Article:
Japan's Nikkei seen rising 7% to 29,000 by year-end, erasing 2022 losses: Reuters poll

A passerby wearing a protective face mask walks past an electric screen displaying a graph showing Japan's Nikkei share average, in Tokyo

By Kevin Buckland

TOKYO (Reuters) - Japan's Nikkei share index, which has had a rollercoaster ride in the past year, is forecast to climb over 7% to 29,000 by end-2022, a level last seen at the start of January, according to analysts in a Reuters poll.

Japan stocks have closely followed the fortunes of Wall Street as U.S. equities were buffetted by worries about red-hot inflation and whether the Federal Reserve's efforts to cool it might smother economic growth as well.

The benchmark index currently trades just above 27,000, consolidating around that level after bouncing off a 16-month low of 24,681.74 set in early March. It reached a post-1980s-Bubble high of 30,795.78 in September last year.

Analysts, though, are optimistic the worst will soon be over, with every respondent seeing the lull in equities lasting no more than another six months and some saying it's already finished.

The median among 13 forecasts was for the Nikkei to rise to 29,000 at year-end, with a maximum forecast of 31,000 from Nomura and SMBC Nikko Securities and a minimum of 26,500 from NORD/LB.

Dai-ichi Life Research Institute is on the conservative side of respondents, predicting a 500 point increase to 27,500 as Japan gradually learns to live with COVID-19.

"Economic reopening in Japan is coming later than the U.S. and Europe, but because of that, we can expect an upside risk to Japanese stocks that gives them some attraction as an investment," said Dai-Ichi Life's senior economist Koichi Fujishiro.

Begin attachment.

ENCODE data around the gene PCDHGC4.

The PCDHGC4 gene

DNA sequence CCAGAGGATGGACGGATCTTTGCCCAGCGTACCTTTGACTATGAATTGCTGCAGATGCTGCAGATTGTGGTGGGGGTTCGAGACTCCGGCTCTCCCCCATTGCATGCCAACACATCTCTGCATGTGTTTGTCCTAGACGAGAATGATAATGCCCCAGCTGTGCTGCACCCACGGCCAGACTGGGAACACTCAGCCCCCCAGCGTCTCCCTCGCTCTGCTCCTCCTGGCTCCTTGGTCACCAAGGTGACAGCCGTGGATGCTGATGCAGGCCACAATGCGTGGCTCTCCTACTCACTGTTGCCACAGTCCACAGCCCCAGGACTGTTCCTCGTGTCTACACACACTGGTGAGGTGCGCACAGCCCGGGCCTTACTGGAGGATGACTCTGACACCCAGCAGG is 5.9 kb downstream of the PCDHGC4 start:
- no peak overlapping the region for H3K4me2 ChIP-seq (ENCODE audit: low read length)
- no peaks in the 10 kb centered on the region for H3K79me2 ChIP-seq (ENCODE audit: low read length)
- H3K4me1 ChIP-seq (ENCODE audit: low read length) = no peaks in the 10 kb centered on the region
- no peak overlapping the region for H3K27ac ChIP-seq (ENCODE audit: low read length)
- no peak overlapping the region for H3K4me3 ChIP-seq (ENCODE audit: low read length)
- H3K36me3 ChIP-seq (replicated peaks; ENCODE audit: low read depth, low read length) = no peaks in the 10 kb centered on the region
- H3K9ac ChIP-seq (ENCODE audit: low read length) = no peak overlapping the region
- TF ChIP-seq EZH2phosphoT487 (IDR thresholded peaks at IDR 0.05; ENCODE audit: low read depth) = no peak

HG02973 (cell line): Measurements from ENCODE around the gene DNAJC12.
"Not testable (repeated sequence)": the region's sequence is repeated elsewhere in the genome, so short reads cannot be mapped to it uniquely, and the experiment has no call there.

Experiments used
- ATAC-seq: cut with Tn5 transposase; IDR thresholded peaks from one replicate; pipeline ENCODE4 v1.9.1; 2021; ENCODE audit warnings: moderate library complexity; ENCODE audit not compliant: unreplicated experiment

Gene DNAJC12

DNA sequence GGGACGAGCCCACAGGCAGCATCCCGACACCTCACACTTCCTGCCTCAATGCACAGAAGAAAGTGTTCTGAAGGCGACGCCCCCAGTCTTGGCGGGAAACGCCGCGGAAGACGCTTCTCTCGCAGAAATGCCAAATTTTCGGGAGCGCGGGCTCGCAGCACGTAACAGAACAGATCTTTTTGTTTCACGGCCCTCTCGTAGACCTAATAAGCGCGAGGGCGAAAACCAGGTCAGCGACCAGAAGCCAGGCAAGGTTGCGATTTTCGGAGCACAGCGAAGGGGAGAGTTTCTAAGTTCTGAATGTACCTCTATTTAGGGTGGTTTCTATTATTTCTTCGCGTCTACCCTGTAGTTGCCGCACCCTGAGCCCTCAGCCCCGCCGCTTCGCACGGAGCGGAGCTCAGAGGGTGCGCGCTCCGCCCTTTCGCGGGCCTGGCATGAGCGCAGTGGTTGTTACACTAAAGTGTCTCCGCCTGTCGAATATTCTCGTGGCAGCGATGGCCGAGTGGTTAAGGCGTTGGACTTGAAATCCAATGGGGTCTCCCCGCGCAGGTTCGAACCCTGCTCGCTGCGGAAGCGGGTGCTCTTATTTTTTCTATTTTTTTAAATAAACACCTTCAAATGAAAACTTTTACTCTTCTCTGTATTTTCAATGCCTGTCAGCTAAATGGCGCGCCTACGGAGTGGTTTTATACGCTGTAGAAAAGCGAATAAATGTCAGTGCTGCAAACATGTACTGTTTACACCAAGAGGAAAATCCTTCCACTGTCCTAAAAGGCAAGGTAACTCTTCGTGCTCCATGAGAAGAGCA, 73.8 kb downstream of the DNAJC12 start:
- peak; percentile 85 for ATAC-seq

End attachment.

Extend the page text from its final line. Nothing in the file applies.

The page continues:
He is among four respondents who expected stock volatility to gradually decline over the next few months.

By contrast, T&D Asset Management - which expects the Nikkei to end the year at 28,800 - expects volatility to drop significantly.

"The sense that Japanese stocks are cheap has already been growing, and people are reappraising Japanese politics and policies, so from a long-term perspective we predict stocks will rally," said Hiroshi Namioka, a fund manager and chief strategist at the firm.

One respondent, Societe Generale, expects a gradual increase in volatility, while Amemiya Soken's Kyoko Amemiya sees it increasing significantly, although she says the Nikkei will still trade in a broad box between 25,000 and 31,000.

Five of seven respondents to an additional question said value stocks would outperform.

"U.S. real yields are still low, and will rise further, acting as a weight on U.S. high tech stocks for a little longer," said T&D's Namioka.

"In Japan too, because of the influence from U.S. markets, growth stocks are going to have a hard time."

(Reporting by Tokyo markets team; Writing by Kevin Buckland; Additional polling by Milounee Purohit and Vijayalakshmi Srinivasan; Editing by Chizu Nomiyama)